ANSWER  Short stories are in some ways easier for me to write because they are, well, short.  This probably has to do with my writing process rather than precision or skill.  If I stop working on a short story or a novel it is usually for one of two reasons, either I am otherwise occupied or I have come to an impasse in the writing and need distance.  Either way it is easier to get back into the world of a short story because the characters are few and the circumstance necessarily contained, that is to say you can’t throw the kitchen sink into a short story unless you are writing about a kitchen. Let me contradict myself, figuring out what the story is about is where the precision and skill come in.  What I mean to say is I find it easier to stick to the essentials of a small contained narrative than to stay on track with a longer more sprawling story.  The emotional center is also easier to maintain in a short piece, once the tricky part of finding it is accomplished. 

But oh, the places you can go in a novel.  Novels are so broad and frightening and freeing in their scope.  And take so long to write.  This question makes me realize I need to get back to writing for a couple of hours, first thing in the morning, every damn day – blogs, facebook, and laundry be damned. 

QUESTION   Talk about The Girls’ Club. Say anything you like. I absolutely loved this novel, found the writing and the characters simple and simply very good, if that makes sense.

 ANSWER   Thank you!  The Girls Club came out of my gut – every pun intended.  I drew heavily from the fact that, like Cora Rose the protagonist, I was a scared kid, adolescent, adult, with a dreaded bowel disease.  I was also the married-to-a-man woman who realized she belonged with a woman, and a mother who desperately wanted to be a good parent and sometimes failed, and a beloved daughter who didn’t want to disappoint her family, and a drugs, sex, and rock n roll happy dancer.  I evolved with the characters, in my case into a novelist, while the characters evolved as themselves as creations sprung from my direct experience.  Creating the story and characters was in itself a changing experience that shaped my feelings and understanding about my own history and identity, I hope toward compassion.  I aim toward compassion.

Also, I wanted a protagonist with an ostomy, damn it. 

QUESTION   The whole world wants to know what is coming next from the pen of Sally Bellerose. Give us a sneak peek.

ANSWER  Yipeee – the whole world.  I am working on a book of linked short stories, spawns of the short story Fishwives.  I have two more stories written in draft and four more floating around in my brain or in snippets on Kleenex boxes, grocery receipts, etc.  The stories orbit, sometimes tangentially, around the poor elderly lesbian couple of Fishwives.  Just last night a dinner companion told an amazing story.  My eyes lit up and she said, “Take it.  Just write something good.  Don’t waste it.”  I loved that caveat, because, really, if you’re going to tell stories, your own or someone else’s, you should do your best not to waste them on anything but your best shot at telling.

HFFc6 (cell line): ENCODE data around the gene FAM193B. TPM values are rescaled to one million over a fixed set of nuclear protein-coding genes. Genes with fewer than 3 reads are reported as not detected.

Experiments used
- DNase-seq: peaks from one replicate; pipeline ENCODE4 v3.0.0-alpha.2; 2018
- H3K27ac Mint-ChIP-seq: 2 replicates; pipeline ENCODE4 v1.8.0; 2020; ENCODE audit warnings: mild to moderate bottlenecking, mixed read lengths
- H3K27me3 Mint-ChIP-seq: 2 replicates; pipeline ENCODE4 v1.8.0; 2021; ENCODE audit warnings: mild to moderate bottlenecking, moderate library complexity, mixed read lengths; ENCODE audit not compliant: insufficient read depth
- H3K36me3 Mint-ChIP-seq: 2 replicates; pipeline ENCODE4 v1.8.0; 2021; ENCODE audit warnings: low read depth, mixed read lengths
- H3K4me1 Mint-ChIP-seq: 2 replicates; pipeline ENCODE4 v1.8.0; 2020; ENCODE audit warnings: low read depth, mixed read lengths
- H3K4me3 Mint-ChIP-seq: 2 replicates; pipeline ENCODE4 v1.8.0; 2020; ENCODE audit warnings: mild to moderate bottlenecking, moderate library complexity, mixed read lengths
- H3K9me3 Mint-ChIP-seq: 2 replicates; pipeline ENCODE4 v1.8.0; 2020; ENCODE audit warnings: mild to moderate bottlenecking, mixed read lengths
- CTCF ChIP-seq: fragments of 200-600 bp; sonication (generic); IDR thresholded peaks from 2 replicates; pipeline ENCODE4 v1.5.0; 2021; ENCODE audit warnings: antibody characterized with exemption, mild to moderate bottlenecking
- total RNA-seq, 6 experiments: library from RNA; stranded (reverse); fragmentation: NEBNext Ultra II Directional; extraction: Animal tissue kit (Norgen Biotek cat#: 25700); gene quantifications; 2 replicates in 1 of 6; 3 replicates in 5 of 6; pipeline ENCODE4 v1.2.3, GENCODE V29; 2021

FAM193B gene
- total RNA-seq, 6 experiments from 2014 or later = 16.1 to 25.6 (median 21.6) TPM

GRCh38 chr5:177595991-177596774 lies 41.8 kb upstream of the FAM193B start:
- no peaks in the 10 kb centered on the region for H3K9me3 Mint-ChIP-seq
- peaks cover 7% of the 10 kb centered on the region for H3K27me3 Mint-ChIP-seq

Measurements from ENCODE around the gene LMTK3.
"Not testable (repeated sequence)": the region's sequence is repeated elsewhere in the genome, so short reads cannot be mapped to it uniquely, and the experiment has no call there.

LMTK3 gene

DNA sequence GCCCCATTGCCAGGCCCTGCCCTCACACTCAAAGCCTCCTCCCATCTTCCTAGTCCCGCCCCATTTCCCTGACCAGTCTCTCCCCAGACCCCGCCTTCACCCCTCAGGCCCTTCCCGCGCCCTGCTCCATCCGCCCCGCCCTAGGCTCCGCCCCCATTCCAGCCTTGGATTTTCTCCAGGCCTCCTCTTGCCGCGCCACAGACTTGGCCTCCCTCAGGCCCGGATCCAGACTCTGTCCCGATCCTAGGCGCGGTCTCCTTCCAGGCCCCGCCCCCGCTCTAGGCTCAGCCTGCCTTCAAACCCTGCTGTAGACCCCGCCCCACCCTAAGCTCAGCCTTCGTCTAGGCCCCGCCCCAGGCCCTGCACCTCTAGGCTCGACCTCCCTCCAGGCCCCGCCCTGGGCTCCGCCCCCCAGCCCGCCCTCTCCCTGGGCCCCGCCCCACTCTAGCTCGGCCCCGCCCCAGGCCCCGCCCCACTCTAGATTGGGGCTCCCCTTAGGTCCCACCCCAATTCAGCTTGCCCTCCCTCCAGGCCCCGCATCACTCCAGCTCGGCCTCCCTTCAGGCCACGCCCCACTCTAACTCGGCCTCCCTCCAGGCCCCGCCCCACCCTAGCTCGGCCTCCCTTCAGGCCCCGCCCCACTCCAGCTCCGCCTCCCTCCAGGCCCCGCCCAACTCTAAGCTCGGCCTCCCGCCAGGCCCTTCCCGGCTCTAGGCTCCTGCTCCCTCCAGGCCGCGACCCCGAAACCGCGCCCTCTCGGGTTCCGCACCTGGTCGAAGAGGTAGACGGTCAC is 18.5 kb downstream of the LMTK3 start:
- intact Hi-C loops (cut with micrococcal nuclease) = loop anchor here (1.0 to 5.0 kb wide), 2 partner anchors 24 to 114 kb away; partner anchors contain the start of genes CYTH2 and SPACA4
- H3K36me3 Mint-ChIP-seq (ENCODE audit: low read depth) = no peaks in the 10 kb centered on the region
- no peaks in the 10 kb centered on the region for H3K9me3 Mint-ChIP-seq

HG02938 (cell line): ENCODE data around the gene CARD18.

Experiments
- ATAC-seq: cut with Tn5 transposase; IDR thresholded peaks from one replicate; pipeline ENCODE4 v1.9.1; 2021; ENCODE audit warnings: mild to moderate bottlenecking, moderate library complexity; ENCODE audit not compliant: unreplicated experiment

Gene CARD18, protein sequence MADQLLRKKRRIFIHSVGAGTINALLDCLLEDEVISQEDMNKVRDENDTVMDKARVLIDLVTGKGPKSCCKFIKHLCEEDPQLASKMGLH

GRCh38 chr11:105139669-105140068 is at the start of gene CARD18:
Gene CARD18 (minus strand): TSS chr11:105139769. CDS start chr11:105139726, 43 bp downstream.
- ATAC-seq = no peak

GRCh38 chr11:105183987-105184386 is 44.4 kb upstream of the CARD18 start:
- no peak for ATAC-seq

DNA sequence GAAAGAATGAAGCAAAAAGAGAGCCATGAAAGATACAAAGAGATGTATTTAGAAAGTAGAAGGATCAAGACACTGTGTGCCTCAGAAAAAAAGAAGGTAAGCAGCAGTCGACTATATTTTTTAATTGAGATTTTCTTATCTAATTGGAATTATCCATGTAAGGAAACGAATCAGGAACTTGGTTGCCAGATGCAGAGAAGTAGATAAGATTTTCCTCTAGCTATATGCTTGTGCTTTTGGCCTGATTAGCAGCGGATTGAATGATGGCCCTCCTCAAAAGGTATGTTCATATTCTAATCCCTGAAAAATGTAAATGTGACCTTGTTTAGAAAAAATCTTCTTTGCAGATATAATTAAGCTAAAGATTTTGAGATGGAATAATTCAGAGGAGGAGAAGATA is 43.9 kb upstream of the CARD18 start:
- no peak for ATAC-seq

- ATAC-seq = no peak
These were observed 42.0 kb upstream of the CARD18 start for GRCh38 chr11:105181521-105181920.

QUESTION  In what ways are Northern Catholic guilt and Southern Baptist guilt similar?  In what ways are the different?

ANSWER   The answer would take a ton of self reflection.  I think I need to discuss this question, perhaps on a writing panel Bett? with a boa-fide guilty Southern Baptist.  I have noted that Southern Baptists don’t seem as snobby about or as proud of their guilt as Northern Catholics.  In both populations guilt and anger seem to go hand in hand.  Also sex and guilt.  How do folks without guilt retain enough libido to even have sex?  Am I displaying too much Northern Catholic?  I think there may be more similarities than differences between NC and SB.  Do Baptists ever go to hell for lack of guilt?  Bett, we may have a whole conference here.

QUESTION   Why don’t we see you on TV? Wouldn’t you feel comfortable talking about books with say, Chelsea Handler or maybe Fran Lebowitz?

ANSWER  I am available.  I am so available.  I would be so uncomfortable.  And yet, I am available.   sbellerose@comcast.net

 

 

 

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About sallybellerose

Author of The Girls Club, Bywater Press, spring 2011 http://amzn.to/apVqj1 writer gardener booklover